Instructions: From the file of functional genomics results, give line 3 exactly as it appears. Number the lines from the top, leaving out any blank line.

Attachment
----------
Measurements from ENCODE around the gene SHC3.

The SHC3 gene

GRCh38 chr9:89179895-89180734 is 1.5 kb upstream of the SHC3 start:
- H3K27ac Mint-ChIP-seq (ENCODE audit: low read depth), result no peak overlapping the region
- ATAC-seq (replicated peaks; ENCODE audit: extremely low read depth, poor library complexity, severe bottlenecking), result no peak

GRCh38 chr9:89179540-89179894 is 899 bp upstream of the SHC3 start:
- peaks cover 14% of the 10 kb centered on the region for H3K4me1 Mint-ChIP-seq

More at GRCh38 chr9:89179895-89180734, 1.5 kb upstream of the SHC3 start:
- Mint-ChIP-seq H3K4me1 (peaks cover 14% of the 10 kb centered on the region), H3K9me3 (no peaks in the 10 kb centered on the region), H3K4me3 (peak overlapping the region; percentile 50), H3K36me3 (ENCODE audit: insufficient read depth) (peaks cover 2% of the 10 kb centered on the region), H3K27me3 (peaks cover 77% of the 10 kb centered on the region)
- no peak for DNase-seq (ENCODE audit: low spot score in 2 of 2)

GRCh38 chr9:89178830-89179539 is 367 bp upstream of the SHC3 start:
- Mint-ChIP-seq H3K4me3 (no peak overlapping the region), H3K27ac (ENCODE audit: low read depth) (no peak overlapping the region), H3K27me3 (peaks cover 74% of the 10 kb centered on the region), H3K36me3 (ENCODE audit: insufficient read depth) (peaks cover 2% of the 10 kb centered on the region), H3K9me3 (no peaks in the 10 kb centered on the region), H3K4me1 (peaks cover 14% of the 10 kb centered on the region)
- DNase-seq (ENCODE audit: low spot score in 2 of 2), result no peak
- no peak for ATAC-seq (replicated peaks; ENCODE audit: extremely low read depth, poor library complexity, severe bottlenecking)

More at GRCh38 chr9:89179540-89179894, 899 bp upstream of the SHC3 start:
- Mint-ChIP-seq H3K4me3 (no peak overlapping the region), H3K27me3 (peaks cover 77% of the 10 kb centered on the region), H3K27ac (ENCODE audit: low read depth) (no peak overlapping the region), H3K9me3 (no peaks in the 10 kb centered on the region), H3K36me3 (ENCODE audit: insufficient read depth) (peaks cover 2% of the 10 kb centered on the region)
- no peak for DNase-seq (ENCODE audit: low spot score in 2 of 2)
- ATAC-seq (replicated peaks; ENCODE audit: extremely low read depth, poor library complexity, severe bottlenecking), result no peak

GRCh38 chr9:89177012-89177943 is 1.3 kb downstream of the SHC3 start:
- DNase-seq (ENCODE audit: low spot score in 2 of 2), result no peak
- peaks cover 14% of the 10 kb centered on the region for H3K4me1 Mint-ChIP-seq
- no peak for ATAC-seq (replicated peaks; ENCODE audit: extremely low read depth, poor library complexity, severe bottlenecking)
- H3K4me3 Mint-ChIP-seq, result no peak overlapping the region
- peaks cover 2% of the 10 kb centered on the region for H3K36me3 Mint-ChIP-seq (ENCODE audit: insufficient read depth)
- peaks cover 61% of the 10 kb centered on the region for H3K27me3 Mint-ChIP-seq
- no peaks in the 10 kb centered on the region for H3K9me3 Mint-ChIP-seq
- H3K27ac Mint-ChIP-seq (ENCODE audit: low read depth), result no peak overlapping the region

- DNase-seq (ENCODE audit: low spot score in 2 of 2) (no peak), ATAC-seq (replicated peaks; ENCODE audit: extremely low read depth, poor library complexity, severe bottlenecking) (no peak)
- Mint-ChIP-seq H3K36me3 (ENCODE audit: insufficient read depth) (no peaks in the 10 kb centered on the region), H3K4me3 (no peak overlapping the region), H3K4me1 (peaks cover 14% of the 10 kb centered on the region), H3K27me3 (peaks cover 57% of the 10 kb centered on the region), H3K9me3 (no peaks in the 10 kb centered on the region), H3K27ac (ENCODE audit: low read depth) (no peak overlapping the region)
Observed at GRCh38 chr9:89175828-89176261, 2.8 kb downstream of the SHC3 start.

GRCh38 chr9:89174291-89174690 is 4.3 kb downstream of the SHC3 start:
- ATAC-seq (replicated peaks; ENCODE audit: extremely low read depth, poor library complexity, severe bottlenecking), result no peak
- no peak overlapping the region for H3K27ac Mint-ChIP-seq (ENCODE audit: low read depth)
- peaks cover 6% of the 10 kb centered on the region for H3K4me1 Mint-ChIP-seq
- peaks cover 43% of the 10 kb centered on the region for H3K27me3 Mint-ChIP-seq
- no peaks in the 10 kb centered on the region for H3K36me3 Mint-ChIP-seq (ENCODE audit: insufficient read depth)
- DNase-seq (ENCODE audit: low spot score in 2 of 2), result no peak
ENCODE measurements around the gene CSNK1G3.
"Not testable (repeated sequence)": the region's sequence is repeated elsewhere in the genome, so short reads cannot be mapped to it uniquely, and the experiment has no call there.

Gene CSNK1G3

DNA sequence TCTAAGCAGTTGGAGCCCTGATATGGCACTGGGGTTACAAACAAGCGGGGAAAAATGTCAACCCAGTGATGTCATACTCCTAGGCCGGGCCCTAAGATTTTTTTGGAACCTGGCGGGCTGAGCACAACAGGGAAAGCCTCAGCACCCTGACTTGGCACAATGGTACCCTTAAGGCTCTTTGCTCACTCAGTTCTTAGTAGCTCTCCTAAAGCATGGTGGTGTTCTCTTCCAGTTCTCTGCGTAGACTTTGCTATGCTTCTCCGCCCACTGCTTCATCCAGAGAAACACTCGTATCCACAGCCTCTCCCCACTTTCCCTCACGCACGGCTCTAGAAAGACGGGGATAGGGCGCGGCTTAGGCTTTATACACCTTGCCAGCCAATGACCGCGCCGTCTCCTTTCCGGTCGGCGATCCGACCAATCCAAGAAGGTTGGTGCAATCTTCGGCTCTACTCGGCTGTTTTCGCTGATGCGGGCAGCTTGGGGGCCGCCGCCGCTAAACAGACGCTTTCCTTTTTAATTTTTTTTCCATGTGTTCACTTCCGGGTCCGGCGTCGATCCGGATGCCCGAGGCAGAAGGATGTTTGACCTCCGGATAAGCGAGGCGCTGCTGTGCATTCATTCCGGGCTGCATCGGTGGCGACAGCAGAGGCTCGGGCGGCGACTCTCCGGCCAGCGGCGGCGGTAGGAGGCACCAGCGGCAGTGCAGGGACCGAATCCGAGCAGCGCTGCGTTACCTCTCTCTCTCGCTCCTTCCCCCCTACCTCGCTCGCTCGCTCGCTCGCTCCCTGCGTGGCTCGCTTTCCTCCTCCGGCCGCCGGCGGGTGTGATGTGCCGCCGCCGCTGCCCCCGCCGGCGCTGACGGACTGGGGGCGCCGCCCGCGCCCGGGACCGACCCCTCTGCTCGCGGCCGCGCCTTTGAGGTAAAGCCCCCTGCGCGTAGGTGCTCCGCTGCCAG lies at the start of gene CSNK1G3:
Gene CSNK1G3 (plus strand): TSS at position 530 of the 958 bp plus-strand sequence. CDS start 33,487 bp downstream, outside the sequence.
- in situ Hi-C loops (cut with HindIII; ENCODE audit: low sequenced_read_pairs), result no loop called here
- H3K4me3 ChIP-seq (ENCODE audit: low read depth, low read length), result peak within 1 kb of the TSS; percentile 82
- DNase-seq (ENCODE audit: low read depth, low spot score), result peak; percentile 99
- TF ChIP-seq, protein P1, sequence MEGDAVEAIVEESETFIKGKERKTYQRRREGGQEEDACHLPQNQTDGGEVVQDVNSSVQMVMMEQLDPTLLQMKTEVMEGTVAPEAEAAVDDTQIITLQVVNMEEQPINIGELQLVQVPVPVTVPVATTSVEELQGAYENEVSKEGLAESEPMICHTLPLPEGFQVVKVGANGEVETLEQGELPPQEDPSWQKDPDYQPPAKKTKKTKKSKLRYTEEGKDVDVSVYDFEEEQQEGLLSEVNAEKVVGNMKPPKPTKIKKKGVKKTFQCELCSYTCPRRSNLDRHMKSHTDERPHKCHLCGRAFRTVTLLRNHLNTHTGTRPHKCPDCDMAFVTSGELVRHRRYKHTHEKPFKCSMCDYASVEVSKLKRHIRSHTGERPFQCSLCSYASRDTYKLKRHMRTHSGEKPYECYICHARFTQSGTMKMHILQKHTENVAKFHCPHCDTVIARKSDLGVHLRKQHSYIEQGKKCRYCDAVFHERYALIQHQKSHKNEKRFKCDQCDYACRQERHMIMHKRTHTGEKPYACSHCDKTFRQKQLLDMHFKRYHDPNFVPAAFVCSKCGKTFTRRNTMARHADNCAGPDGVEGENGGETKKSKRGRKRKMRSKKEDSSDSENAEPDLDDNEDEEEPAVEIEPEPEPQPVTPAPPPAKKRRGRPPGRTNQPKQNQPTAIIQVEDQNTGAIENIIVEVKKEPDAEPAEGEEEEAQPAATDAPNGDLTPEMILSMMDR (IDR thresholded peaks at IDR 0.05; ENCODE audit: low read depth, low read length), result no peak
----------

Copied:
GRCh38 chr9:89179895-89180734 is 1.5 kb upstream of the SHC3 start: